Crops obtain required S from diverse sources including soil, crop residues, manures, irrigation water, rainfall, atmosphere, and soil amendments and fertilizers (Tabatabai, 1984). In the past, the primary sources of S for crops were from atmospheric deposition, soil, and fertilizers. A reduction of atmospheric S deposition in conjunction with increased use of high-analysis fertilizer has caused S deficiencies to become more common in crops (Ceccotti et al., 1998; Scherer, 2001). Other than fertilizer sources, soil and water could act as primary S sources for crop production. It is unclear if either one can meet crop requirements for S.
At the plant level, S is indirectly involved in photosynthesis and chlorophyll production (Ahmad and Abdin, 2000), which may be perceived as an increase in greenness in a crop plant. Similarly, improvement in vegetable crop yield and growth occurs when S was included in the fertilizer regime. In potato (Solanum tuberosum), Pavlista (2005) found that an application of 28 kg·ha−1 S improved tuber quality and yield compared with no added S. Rhoads and Olson (2000) found highest yields for cabbage (Brassica oleracea var. capitata) were consistently produced with 22 kg·ha−1 S. Similarly, Susila (2001) found that tomato and cabbage both responded to the addition of S to the fertilizer regime with rates ranging from 0 to 102 kg·ha−1 S. This response occurred regardless of S source and application method (preplant, drip injection, or a combination of both). Both Rhoads and Olson (2000) and Susila (2001) found S sources to be similar and yields were improved across all the studies with S applications within the recommended range for Florida [30 to 40 lb/acre S (Simonne and Hochmuth, 2009)]. None of these studies considered irrigation water SO4 concentrations as an S source for crop production.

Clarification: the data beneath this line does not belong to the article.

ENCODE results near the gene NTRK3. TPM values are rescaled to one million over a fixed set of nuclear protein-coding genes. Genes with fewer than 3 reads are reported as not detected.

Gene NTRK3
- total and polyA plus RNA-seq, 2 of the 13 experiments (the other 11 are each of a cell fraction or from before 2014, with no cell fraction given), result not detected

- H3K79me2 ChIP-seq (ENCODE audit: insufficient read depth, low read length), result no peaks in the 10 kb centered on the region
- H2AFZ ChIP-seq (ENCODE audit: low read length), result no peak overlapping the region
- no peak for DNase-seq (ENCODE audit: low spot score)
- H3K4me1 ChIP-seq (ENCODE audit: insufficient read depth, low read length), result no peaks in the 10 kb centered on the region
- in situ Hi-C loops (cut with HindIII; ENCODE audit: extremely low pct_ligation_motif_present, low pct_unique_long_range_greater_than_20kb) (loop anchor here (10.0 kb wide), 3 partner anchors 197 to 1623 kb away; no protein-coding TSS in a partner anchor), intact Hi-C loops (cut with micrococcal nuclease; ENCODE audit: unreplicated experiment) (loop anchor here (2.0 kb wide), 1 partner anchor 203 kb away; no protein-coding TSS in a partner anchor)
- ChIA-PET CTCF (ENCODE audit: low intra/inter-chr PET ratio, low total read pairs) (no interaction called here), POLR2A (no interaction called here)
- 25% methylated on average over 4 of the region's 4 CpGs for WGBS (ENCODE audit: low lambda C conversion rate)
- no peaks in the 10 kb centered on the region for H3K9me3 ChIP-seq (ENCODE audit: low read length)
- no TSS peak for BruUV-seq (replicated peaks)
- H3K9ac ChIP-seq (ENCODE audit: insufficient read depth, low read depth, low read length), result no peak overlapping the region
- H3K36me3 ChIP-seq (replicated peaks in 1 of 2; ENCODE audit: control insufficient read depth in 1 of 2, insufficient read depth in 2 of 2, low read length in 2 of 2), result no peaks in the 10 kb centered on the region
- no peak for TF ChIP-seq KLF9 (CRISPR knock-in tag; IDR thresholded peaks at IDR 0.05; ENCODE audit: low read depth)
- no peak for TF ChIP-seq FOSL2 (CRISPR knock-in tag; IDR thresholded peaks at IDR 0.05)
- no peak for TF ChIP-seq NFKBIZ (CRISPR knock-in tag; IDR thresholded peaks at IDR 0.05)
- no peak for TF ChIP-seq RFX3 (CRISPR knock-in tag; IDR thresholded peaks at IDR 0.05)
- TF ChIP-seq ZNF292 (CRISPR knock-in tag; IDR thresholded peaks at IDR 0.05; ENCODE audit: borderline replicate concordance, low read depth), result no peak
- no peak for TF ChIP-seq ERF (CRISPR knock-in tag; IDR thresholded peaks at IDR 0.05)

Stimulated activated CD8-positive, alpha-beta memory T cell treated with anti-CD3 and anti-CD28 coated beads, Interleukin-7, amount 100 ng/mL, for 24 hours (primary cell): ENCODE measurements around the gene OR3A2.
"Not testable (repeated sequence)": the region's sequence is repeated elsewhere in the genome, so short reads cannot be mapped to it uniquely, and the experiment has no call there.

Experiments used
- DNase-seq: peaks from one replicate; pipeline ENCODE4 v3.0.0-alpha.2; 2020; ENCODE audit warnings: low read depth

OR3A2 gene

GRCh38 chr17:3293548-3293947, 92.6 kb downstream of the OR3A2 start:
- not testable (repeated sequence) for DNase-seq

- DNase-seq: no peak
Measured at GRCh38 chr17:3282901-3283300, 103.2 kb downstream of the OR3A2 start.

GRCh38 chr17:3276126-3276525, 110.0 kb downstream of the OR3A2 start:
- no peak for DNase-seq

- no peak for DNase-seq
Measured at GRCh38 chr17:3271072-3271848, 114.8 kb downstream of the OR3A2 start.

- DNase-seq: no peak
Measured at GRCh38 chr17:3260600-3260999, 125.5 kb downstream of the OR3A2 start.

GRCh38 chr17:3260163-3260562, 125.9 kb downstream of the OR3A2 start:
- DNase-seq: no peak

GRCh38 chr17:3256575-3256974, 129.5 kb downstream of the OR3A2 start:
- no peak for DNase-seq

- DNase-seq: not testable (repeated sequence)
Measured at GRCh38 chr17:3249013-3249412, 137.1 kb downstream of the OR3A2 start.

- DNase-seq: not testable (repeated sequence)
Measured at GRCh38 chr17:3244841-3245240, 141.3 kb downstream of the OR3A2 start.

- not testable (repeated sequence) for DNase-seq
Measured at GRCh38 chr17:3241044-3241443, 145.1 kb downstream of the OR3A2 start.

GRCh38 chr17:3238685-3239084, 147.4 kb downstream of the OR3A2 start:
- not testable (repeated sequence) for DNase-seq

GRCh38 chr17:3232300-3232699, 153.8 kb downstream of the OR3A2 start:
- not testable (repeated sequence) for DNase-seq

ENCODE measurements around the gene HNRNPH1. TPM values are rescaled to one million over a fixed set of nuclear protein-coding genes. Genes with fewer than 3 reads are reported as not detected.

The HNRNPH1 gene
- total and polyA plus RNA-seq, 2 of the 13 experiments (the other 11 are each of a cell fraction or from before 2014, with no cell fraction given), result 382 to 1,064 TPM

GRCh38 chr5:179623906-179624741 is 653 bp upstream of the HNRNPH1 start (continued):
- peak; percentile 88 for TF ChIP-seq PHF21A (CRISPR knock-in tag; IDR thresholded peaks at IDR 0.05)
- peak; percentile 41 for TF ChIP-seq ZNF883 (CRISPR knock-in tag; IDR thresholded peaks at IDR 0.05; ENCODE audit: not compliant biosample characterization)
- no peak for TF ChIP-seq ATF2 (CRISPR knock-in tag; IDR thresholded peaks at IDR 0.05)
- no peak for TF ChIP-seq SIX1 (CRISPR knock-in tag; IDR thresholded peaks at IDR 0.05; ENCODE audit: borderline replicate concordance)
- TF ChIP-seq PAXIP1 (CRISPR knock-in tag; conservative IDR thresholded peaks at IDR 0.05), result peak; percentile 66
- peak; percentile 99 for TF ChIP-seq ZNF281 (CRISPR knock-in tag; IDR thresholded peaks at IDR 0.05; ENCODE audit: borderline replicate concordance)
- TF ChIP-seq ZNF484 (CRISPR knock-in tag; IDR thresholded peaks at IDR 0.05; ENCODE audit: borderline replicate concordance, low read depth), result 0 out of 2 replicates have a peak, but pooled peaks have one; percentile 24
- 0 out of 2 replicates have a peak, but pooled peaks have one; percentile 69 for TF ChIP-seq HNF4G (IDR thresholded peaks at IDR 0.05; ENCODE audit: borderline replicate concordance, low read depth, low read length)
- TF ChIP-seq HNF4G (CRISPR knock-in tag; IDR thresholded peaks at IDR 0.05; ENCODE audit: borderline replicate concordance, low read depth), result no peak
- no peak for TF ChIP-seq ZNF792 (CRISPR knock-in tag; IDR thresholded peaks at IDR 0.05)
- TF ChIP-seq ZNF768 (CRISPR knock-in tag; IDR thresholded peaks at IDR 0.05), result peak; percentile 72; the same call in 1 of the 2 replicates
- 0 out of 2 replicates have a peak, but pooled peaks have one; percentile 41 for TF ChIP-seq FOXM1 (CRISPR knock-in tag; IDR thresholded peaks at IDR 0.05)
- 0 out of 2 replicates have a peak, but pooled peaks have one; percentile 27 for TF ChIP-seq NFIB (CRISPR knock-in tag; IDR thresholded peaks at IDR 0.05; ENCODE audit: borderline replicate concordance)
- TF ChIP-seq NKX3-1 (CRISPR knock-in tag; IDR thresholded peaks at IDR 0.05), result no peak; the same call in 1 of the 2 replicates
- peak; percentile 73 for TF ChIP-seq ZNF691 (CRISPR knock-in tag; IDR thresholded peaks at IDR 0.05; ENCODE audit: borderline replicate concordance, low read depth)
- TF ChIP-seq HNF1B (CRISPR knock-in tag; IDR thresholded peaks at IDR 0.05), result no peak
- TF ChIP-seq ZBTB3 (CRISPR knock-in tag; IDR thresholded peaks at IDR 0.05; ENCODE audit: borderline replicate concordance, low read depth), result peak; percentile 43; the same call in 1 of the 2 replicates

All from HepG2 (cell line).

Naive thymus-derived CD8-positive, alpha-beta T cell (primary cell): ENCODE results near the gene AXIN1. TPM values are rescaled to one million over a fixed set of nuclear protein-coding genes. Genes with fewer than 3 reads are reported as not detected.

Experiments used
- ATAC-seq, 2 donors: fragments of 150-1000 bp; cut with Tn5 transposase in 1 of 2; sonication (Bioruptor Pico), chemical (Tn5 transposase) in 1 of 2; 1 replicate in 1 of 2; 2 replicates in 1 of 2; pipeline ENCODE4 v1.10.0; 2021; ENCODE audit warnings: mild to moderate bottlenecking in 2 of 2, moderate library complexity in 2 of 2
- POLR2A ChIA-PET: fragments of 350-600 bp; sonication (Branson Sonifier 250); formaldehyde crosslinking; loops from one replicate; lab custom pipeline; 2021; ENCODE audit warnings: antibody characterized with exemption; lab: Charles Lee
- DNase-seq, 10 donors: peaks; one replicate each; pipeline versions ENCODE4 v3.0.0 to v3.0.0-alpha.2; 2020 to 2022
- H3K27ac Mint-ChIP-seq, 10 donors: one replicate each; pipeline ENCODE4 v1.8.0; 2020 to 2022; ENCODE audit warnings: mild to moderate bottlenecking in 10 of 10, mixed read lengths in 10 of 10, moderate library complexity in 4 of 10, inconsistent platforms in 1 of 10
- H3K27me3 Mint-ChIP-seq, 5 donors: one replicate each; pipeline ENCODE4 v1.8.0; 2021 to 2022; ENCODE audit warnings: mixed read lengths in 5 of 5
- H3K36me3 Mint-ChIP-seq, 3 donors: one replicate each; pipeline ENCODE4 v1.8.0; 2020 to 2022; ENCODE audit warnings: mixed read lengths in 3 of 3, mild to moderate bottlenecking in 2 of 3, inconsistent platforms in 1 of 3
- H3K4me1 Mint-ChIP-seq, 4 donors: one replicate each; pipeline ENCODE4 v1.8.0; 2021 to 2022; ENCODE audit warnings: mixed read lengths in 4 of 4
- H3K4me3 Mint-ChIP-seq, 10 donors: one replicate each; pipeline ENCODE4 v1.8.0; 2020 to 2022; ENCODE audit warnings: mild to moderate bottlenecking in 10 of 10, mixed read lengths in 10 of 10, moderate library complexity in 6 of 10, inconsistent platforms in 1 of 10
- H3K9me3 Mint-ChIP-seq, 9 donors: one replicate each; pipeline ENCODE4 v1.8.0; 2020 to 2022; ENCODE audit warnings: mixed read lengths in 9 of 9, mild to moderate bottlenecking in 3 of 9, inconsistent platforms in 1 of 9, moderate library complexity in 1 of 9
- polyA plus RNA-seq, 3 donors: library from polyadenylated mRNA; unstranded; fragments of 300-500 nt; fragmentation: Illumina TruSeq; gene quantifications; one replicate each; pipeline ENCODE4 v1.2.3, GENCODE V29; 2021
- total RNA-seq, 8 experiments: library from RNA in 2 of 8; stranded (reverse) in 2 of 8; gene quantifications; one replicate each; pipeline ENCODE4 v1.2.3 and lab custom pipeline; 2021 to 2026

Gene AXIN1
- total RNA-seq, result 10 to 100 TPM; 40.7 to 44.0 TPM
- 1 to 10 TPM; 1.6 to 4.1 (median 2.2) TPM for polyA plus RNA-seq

Tomato production in Florida often occurs on deep Spodosols (fine sandy soils) with low organic matter (<2%), which are inherently low in both organic and inorganic S. Previous studies on tomato have found that some S sources such as ammonium sulfate [(NH4)2SO4], ammonium thiosulfate (NH4S2O3), ammonium nitrate [(NH4NO3) + (NH4)2SO4], and potassium sulfate (K2SO4) affected tomato yields similarly (Santos et al., 2007; Susila, 2001). Elemental S is a less expensive S fertilizer source when compared with other S sources that contain nitrogen (N). Elemental S can be an ideal S source for crop growth and yield because it is high in S analysis, insoluble in water, stable in damp and humid conditions, and has to be oxidized to SO4–S for plant uptake (Solberg et al., 2003). During the process of elemental S fertilizer oxidation by soil microbes, soil pH is lowered. The rate of elemental S oxidation by soil microbes is dependent upon several factors such as carbon substrate, N source, soil temperature, and moisture.
The concentration of S in the irrigation water used throughout North America varies widely. Little research is available about the relationship between S content of irrigation water and S requirement in a fertilization program (Olson and Rehm, 1986). Field sites without mineral-bound S sources may have insufficient S dissolved in soil water to move available S to plant roots (Eriksen et al., 1998). Studies on high SO4 irrigation water used water with 175, 646, 862, and 1743 mg·L−1 SO4 (Drost et al., 1997) and 15.0 and 38.8 mol·L−1 SO4 (Papadopoulos, 1986) have found mixed results in improving yield of broccoli (B. oleracea var. italica) and tomato. In Florida, S concentrations in drinking water wells can range from 0.07 to 460 mg·L−1 S (in the form of SO4) with higher concentrations coming from deeper wells (Sacks, 1996). Although these values cover drinking water, the concentration of S within irrigation water drawn from deep wells in Florida is unknown. It has been suggested that water pumped from the Florida aquifer and surface waters may contain appreciable amounts of S for crop production because of the S-like smell commonly associated with hydrogen sulfide volatilization. This often leads to the belief that S in the irrigation water is an S source for crop production (Hochmuth and Hanlon, 2000). Since S concentrations in irrigation water vary widely and current fertilizer practices use high-analysis fertilizer that often lacks S, the objectives of this study were to 1) investigate the effect of S fertilization rates on tomato growth and yield and 2) assess whether irrigation water could provide the necessary S for tomato production.
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